Michael Smith, who also went by the name London Jermaine, used social media to chronicle his adventures as a young gay transplant from New Jersey, as well as his conflicts with his family about his sexual orientation.

“I see y’all in the next life,” Smith wrote in his final Facebook post, about an hour before security guards found his body. “Father forgive me.”

Diamond Lil, 80

Born in 1939, the drag performer known as Diamond Lil had witnessed her native Georgia advance by light years when it came to accepting LGBT culture, and she played no small part in that growth. Diamond Lil performed her first drag act at the age of 18, gained fame regaling the sailors docked at the Savannah port in the late ’50s, and was part of the gritty queer Atlanta scene that birthed RuPaul and Lady Bunny, and set Midtown on course as the hippest neighborhood in the South.

“No longer will I lie upon a tear-stained bed, staring through burglar bars in a basement hovel, while a world gone mad passes me by,” read the Facebook post that announced that Diamond Lil had succumbed to lung cancer. “You can have your drabness, loneliness, bleakness, desperation; but hang it all up; for I, DIAMOND LIL, will not be caged in the twilight zone any longer.”

Lady Chablis, 59

The godmother of Georgia drag took her final bow September 8. Brenda Dale Knox, appearing as her drag persona The Lady Chablis, became an international superstar after appearing in the based-on-real-life franchise “Midnight in the Garden of Good & Evil.” As the book of that name was being turned into a movie, Chablis reportedly quipped, “If I’m not cast as myself in the movie, there won’t be a movie.”

Chablis served as a mentor and role model for countless transgender women and drag performers in Georgia and far beyond.

“She’ll be remembered for her outrageous profanity-laced spontaneity and for being one of the first up-front transsexual personalities to be accepted by a wide audience,” author John Berendt said upon Chablis’s passing, noting that she is the “Midnight” character about whom he’s received the most audience feedback and questions.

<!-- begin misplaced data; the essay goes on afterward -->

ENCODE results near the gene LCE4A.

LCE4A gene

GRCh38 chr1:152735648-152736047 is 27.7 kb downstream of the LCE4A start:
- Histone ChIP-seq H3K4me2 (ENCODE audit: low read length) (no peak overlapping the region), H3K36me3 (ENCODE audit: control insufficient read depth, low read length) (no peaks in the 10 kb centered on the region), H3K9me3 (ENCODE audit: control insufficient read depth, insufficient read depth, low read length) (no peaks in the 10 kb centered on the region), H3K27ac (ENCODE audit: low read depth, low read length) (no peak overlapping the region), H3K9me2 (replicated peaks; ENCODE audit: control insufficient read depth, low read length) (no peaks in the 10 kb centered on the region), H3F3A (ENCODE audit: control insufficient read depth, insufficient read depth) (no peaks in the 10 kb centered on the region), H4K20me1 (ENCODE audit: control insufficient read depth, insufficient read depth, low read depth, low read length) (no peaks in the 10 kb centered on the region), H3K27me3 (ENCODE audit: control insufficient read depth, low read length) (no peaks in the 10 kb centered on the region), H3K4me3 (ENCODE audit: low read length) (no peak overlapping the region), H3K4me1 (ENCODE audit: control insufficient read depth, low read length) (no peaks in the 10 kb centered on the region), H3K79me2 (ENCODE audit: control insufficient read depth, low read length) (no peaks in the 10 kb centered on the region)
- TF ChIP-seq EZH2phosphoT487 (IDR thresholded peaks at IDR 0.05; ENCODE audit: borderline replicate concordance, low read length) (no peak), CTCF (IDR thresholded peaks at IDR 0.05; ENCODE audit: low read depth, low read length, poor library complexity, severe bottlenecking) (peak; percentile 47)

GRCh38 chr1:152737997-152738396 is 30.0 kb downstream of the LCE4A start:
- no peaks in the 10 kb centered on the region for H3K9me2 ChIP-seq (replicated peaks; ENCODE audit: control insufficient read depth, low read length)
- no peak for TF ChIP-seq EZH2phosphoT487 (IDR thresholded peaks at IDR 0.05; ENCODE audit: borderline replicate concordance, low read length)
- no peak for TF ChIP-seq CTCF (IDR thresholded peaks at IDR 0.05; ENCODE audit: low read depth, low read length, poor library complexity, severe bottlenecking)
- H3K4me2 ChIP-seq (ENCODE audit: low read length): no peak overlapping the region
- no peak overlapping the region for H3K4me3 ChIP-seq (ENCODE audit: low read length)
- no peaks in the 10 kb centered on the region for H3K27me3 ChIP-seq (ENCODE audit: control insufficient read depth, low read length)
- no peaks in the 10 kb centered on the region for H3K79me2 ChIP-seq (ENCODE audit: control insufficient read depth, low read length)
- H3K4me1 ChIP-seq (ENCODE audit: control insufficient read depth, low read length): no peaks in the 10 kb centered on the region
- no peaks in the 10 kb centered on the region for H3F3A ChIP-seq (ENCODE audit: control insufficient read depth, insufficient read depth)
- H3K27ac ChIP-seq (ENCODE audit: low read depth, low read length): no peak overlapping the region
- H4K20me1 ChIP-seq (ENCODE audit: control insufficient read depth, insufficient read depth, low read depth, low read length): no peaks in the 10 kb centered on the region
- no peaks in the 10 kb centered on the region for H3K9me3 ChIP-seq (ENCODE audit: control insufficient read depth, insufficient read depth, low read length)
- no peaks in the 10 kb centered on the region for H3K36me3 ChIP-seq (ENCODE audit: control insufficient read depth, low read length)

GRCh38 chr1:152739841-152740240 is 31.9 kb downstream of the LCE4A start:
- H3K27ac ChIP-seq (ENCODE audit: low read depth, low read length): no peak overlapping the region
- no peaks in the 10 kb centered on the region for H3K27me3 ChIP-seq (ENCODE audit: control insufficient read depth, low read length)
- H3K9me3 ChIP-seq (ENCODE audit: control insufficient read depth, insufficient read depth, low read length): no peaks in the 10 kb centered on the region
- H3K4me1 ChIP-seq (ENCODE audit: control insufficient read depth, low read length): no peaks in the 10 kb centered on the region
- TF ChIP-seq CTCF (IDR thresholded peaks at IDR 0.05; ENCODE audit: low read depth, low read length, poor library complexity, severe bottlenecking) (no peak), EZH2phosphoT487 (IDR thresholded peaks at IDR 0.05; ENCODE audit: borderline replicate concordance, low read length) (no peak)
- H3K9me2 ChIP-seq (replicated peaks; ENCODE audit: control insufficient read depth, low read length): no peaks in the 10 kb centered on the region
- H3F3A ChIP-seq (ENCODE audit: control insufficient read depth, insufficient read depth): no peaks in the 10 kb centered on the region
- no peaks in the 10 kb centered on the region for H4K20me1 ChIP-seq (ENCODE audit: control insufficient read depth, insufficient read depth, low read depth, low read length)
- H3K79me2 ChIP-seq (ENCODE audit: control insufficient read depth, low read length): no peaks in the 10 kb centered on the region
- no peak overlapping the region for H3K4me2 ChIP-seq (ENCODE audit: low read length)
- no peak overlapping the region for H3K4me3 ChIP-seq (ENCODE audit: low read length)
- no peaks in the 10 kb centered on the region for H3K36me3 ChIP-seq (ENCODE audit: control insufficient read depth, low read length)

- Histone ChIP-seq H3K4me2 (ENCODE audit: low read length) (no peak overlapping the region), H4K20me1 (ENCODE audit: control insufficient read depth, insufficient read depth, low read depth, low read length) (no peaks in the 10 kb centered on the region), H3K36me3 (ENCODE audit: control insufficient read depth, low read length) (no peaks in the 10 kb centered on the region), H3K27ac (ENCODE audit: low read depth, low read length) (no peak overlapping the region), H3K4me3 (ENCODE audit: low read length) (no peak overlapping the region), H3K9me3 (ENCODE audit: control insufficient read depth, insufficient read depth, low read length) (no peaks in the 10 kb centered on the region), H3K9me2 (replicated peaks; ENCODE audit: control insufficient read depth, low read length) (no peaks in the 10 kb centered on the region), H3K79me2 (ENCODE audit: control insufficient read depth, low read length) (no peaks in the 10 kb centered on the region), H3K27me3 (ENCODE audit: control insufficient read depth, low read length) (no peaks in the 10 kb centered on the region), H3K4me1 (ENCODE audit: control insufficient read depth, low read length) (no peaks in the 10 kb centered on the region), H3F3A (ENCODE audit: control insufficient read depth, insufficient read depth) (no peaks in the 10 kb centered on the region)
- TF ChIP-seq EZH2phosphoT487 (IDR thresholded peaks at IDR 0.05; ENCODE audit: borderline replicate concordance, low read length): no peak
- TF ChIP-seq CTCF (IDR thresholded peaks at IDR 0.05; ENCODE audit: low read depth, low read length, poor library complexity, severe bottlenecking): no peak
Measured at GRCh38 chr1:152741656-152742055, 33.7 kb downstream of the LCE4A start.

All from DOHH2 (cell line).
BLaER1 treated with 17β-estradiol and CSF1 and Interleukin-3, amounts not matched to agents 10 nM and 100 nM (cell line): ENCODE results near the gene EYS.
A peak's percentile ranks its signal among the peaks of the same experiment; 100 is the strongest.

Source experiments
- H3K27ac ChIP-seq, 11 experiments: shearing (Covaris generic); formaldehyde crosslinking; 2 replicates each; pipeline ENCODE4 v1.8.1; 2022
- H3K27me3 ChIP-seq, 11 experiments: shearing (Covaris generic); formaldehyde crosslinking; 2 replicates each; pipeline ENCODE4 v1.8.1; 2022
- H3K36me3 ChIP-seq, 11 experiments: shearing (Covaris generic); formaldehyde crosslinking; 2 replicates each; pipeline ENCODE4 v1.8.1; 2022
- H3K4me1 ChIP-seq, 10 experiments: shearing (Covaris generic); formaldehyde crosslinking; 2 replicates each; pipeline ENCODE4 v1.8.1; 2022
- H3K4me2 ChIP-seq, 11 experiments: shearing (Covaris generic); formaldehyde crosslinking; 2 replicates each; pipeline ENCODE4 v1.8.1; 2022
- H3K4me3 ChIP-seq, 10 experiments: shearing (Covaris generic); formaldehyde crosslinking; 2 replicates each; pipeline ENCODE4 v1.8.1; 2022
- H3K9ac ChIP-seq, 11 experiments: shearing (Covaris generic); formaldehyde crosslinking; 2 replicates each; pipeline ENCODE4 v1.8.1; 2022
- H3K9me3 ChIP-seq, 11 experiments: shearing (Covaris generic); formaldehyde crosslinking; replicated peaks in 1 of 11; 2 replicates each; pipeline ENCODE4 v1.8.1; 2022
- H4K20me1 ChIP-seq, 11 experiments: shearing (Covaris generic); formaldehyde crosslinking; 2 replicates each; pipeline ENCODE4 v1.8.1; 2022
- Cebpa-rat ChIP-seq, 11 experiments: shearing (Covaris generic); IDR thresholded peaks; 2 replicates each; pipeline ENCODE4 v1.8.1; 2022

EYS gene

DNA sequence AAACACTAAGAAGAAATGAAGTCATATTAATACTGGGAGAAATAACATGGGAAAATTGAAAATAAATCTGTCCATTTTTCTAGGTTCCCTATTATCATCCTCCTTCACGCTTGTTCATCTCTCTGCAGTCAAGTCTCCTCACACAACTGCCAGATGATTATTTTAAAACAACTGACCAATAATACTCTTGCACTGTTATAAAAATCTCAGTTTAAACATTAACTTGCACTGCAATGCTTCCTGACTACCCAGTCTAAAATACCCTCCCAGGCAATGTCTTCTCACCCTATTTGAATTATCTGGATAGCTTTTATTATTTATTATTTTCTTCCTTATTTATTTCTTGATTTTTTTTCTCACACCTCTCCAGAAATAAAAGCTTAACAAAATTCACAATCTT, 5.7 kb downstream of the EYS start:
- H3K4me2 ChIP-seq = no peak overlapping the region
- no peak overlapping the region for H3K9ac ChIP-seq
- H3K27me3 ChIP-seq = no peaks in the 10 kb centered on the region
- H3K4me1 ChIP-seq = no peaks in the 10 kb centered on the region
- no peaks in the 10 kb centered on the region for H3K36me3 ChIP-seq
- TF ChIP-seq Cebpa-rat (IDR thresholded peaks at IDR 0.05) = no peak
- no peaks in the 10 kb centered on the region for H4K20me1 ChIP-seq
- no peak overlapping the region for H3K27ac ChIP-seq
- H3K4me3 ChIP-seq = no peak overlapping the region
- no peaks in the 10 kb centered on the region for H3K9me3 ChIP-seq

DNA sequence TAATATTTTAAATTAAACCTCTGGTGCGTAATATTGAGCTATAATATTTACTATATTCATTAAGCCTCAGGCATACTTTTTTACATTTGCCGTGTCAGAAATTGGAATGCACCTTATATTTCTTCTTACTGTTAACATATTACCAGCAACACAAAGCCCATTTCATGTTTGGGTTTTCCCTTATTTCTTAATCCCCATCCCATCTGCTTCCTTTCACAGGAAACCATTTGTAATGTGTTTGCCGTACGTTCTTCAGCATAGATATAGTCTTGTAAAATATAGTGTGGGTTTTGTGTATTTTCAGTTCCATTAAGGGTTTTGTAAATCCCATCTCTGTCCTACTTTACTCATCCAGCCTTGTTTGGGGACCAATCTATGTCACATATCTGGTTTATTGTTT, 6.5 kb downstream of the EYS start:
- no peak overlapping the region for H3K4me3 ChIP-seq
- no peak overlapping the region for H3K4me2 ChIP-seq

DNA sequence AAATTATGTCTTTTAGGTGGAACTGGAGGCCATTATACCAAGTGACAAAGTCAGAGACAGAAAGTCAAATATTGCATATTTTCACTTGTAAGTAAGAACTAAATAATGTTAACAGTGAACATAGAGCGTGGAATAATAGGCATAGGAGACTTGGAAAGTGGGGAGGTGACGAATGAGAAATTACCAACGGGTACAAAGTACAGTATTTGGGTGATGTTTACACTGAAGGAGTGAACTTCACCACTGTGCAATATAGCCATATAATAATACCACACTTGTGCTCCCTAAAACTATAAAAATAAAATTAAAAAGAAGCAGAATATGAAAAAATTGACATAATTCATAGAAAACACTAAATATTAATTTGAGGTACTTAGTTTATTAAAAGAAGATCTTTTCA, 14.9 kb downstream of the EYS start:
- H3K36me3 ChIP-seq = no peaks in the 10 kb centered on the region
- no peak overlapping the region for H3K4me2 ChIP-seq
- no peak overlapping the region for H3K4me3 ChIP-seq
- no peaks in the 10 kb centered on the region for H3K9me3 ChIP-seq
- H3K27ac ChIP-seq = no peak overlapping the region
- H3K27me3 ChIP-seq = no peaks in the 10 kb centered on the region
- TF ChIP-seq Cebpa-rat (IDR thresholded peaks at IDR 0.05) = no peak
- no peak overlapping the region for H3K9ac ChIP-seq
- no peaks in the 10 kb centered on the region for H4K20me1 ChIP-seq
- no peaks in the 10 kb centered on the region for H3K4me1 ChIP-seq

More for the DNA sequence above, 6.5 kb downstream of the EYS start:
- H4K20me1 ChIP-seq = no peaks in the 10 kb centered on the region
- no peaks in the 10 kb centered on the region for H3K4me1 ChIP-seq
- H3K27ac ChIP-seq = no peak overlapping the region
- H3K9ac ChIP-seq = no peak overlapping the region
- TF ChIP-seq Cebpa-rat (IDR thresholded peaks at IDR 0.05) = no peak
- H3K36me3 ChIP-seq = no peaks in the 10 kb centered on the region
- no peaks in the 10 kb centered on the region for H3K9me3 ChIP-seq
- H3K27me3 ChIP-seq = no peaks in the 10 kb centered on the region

Cheryl Courtney-Evans, 64

Pioneering Atlanta transgender activist Cheryl Courtney-Evans, who co-founded and led Transgender Individuals Living In Their Truth (T.I.L.T.T.) and was a passionate voice for social justice issues, died October 2 after a courageous battle with cancer.

If there was a trans issue in Atlanta, Courtney-Evans was usually at the center of it, whether it be a now former Georgia ACLU leader’s stance on bathrooms and gender identity, trans voter disenfranchisement, trans inclusion at Atlanta Pride and Atlanta Black Gay Pride, attacks on trans and gender nonconforming people on MARTA and in Little Five Points, violence against trans women of color, passage of the federal Employment Non-Discrimination Act, and the CDC’s handling of rising HIV rates among gay men and trans women. Her death came just days before she was to be honored as a grand marshal of the Atlanta Pride Parade.

“Cheryl was a giant in the transgender community,” the Rev. Paul Turner of Gentle Spirit Community Church told Project Q. “She was direct, without filter and a fighter when it came to standing up and protecting her people. She was courageous beyond all measure and her love for our community knew no bounds. It was an honor to have worked with her and humbling to call her a friend. We have lost a heroic and courageous women.”